In part 1 of our ten steps to get started on Twitter as an academic you set up your Twitter account with a picture and biography, and sent your first tweet. What’s next? In part 2 we cover steps six to ten…
6. Create empathy and interest in your tweets
In my experience, nothing beats a cat photo to create interest in a tweet. In the absence of such a photo though – or indeed in the absence of a fondness for cats – the best way to create empathy is to be yourself and tweet about things you’re passionate about.
Your followers are following you because they either know you (and like you), or they’ve seen something in your profile and tweets that make them want to engage with you….
7. Reply and engage with others
…But how to best engage with people, especially the ones you don’t know personally? Retweet a person’s tweet that you think is funny, inspiring, important, or all three. Better yet, quote the tweet and add your feelings about it. Ask the person a question about the work and carry on the conversation from there.
Most websites and blogs have a Twitter button now so you can also tweet straight from the source. Compliment people on something you think is fantastic. Include people’s handles when tweeting something if you think it would interest them particularly.
Your Twitter feed shouldn’t be all about you – there are so many amazing people out there, and so much amazing work, let these shine, and others will do the same for you.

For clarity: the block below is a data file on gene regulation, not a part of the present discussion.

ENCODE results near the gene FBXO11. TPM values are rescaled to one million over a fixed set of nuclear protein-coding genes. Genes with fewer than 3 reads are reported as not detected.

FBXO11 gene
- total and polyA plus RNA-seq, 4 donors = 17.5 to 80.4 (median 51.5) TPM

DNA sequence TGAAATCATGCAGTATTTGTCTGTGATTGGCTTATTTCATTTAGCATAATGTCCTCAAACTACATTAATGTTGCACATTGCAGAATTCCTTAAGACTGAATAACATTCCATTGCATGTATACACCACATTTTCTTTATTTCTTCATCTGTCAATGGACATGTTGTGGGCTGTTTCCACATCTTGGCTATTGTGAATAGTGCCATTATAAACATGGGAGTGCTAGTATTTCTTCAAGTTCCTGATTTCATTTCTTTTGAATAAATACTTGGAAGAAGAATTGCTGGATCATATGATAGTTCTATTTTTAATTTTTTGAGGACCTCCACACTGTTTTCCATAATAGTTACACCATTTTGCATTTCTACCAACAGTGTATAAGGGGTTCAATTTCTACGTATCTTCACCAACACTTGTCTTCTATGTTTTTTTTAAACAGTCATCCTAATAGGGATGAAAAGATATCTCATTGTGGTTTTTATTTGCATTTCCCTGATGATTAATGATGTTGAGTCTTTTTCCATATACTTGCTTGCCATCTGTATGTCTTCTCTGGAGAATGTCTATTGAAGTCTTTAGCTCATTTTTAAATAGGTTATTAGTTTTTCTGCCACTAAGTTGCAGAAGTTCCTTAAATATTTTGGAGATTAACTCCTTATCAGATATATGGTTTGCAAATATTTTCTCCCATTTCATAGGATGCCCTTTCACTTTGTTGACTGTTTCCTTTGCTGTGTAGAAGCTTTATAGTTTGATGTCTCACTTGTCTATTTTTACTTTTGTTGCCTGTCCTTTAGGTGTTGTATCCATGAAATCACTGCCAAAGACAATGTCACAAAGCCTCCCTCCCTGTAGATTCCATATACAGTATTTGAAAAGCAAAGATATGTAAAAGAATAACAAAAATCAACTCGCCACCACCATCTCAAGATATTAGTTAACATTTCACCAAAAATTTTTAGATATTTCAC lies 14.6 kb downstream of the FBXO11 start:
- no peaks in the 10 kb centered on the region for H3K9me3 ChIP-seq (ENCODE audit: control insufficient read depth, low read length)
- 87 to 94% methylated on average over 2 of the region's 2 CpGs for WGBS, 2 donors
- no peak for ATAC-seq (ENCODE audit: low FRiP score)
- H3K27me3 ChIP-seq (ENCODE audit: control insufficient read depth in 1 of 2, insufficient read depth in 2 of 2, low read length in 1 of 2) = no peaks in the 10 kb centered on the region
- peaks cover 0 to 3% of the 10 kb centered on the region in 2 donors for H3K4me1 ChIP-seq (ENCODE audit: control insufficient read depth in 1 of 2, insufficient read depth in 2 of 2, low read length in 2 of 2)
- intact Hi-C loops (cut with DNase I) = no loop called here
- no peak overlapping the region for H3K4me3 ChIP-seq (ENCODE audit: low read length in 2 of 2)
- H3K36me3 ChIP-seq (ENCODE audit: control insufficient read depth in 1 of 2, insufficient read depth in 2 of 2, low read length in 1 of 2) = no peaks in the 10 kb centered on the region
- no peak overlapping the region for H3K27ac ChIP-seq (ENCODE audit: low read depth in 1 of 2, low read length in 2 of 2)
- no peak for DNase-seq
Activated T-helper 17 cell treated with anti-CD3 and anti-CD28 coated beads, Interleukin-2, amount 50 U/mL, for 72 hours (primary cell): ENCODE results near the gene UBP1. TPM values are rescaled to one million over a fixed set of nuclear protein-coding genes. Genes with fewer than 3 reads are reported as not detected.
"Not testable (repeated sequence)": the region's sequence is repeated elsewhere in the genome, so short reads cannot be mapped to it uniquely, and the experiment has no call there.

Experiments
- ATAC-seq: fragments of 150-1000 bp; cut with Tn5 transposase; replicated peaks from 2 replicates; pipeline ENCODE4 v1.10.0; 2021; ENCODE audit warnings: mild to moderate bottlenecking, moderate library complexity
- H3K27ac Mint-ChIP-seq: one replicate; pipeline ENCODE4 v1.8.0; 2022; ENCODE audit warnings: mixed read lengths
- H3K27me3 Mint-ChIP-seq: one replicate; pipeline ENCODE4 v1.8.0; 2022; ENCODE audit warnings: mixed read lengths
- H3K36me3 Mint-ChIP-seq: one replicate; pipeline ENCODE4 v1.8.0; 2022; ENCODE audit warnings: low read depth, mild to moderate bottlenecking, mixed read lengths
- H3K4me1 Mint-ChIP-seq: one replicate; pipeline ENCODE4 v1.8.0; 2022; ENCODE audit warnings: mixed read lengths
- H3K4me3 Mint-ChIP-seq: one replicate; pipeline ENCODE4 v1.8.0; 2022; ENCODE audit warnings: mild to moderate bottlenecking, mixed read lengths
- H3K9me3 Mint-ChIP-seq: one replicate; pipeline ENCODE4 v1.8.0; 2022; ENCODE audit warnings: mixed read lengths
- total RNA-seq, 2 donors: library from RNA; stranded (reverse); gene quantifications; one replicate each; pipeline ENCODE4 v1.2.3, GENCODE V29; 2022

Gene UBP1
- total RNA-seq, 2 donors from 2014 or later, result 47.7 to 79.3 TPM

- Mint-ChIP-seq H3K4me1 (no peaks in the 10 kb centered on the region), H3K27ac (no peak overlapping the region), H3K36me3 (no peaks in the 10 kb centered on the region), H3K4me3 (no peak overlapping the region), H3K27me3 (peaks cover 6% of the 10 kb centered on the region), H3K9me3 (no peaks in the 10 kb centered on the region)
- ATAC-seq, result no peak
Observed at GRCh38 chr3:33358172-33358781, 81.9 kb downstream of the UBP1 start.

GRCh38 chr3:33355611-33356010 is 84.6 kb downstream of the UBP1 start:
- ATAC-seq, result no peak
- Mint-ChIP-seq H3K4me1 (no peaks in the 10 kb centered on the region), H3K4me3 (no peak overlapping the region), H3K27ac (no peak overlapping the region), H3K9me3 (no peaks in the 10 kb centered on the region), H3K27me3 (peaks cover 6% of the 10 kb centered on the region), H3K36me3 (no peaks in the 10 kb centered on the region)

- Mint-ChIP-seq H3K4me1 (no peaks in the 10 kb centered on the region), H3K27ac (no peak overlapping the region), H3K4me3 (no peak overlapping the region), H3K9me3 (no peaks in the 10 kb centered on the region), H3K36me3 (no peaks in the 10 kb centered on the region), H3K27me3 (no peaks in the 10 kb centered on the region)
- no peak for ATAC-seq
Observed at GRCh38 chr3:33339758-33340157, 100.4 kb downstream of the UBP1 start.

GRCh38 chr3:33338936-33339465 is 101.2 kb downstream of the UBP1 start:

8. Create short links
Shortening links to include in your tweets allows you to maximise the characters available for your comments and hashtags. When you include a complex link this can also detract from your own words.
There are plenty of services to choose from to shorten links. Many of the third party Twitter clients have inbuilt link shorteners that do it for you.
9. Use hashtags
Hashtags are great – they help you find a common thread of tweets and more easily join in a conversation. Academic hashtags like #letscollaborate, #phdchat, and #ScholarSunday help you find people talking about the same interests as you and link you to potential collaborations.
Conference hashtags are also a great way to promote your work, and the work of others, as well as gain new followers, within a time-limited sphere. However, you only have 140 characters to use and a tweet consisting mostly of hashtags becomes unreadable. And boring. Choose one or two hashtags wisely.
10. Avoid common pitfalls
When I first started on Twitter, I followed everyone who followed me. I was worried about looking rude. But you don’t have to follow everyone who follows you, especially if they are someone entirely outside your interests, or if they look like a bot. These people will clutter your feed and you’ll lose sight of important tweets.
I’m now slowly going through who I follow to make sure everyone in that list is someone interesting, inspiring, and important to me.
Twitter can be a fantastic procrastination tool – or something that might get put to the side when you’re busy. However, if someone mentions you in a tweet, respond. That kind of politeness is important, because, at the end of the day, the most important thing to avoid is meanness.
Don’t tweet in anger. Don’t engage in bullying or flippant rudeness. These sound simple but much angst has been caused – and jobs lost – by tweets gone wrong. Be professional and be careful.
Hopefully, these ten steps will help you leap confidently in to the Twitter-verse with both feet. Good luck with Twitter. And good luck in breaking the Internet as only an academic can do.
Share your comments and feedback